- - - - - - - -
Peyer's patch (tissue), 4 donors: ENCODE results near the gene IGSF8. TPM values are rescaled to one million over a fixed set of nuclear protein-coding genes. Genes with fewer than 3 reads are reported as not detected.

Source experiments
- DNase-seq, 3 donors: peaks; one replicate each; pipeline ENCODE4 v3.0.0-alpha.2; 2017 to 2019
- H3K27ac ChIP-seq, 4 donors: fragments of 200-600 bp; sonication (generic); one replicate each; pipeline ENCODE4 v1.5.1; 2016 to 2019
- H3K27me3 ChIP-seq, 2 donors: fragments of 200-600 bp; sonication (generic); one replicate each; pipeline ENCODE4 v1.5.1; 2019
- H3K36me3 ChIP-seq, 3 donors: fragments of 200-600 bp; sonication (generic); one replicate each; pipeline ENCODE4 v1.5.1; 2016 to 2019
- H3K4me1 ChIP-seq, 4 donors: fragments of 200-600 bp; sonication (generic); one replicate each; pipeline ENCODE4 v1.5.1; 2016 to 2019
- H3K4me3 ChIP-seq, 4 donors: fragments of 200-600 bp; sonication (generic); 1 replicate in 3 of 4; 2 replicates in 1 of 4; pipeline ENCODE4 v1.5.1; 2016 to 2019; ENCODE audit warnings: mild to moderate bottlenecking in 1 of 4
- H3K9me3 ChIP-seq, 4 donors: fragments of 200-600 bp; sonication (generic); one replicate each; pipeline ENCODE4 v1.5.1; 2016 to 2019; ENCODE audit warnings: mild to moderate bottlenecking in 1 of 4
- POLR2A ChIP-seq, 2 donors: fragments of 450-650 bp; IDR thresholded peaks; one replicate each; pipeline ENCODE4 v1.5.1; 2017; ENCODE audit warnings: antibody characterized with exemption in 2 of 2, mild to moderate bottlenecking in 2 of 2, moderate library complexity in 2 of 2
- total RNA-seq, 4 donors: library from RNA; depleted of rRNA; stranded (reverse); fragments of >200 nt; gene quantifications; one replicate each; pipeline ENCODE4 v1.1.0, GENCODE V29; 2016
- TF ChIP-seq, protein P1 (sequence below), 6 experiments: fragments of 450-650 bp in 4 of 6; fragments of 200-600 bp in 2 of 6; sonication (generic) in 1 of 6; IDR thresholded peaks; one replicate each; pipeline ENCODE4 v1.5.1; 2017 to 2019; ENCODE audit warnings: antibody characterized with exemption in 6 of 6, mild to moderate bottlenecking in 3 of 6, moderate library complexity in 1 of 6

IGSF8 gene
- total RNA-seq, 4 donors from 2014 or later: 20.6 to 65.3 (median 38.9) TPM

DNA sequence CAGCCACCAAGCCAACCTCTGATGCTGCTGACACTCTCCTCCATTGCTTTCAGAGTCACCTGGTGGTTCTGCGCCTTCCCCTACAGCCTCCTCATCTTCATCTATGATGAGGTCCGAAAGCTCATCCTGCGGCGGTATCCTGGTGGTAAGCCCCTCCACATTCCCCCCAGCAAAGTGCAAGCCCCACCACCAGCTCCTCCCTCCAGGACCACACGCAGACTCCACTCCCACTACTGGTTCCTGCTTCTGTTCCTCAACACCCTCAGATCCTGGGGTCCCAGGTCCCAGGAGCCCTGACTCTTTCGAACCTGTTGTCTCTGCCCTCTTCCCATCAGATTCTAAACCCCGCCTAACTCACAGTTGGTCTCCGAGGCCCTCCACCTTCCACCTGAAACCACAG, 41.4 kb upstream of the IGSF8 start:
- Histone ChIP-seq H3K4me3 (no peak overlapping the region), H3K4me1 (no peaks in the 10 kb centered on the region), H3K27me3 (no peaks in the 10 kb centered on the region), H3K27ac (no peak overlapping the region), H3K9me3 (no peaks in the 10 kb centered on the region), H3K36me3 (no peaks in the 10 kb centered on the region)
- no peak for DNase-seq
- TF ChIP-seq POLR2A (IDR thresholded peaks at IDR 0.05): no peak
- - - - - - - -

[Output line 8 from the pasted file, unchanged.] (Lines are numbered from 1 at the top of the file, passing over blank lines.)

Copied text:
- H3K4me3 ChIP-seq, 4 donors: fragments of 200-600 bp; sonication (generic); 1 replicate in 3 of 4; 2 replicates in 1 of 4; pipeline ENCODE4 v1.5.1; 2016 to 2019; ENCODE audit warnings: mild to moderate bottlenecking in 1 of 4